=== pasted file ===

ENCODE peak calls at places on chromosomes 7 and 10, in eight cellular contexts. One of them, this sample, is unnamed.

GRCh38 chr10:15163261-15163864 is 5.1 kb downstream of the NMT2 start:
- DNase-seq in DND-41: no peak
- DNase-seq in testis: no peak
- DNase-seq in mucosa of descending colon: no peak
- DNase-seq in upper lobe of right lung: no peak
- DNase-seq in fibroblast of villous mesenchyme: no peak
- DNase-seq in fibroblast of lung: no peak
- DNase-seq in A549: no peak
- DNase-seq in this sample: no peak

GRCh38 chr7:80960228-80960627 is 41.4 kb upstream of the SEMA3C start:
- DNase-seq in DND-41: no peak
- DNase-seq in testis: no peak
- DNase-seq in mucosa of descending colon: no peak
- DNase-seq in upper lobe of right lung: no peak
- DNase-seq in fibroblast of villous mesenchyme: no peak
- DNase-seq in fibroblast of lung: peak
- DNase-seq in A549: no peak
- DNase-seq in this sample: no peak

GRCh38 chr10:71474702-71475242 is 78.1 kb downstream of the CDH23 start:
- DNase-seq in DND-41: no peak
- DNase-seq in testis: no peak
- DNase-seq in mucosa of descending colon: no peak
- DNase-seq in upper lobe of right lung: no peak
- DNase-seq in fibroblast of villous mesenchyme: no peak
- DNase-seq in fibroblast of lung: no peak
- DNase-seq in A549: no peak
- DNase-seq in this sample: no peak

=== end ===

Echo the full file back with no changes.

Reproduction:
ENCODE peak calls at places on chromosomes 7 and 10, in eight cellular contexts. One of them, this sample, is unnamed.

GRCh38 chr10:15163261-15163864 is 5.1 kb downstream of the NMT2 start:
- DNase-seq in DND-41: no peak
- DNase-seq in testis: no peak
- DNase-seq in mucosa of descending colon: no peak
- DNase-seq in upper lobe of right lung: no peak
- DNase-seq in fibroblast of villous mesenchyme: no peak
- DNase-seq in fibroblast of lung: no peak
- DNase-seq in A549: no peak
- DNase-seq in this sample: no peak

GRCh38 chr7:80960228-80960627 is 41.4 kb upstream of the SEMA3C start:
- DNase-seq in DND-41: no peak
- DNase-seq in testis: no peak
- DNase-seq in mucosa of descending colon: no peak
- DNase-seq in upper lobe of right lung: no peak
- DNase-seq in fibroblast of villous mesenchyme: no peak
- DNase-seq in fibroblast of lung: peak
- DNase-seq in A549: no peak
- DNase-seq in this sample: no peak

GRCh38 chr10:71474702-71475242 is 78.1 kb downstream of the CDH23 start:
- DNase-seq in DND-41: no peak
- DNase-seq in testis: no peak
- DNase-seq in mucosa of descending colon: no peak
- DNase-seq in upper lobe of right lung: no peak
- DNase-seq in fibroblast of villous mesenchyme: no peak
- DNase-seq in fibroblast of lung: no peak
- DNase-seq in A549: no peak
- DNase-seq in this sample: no peak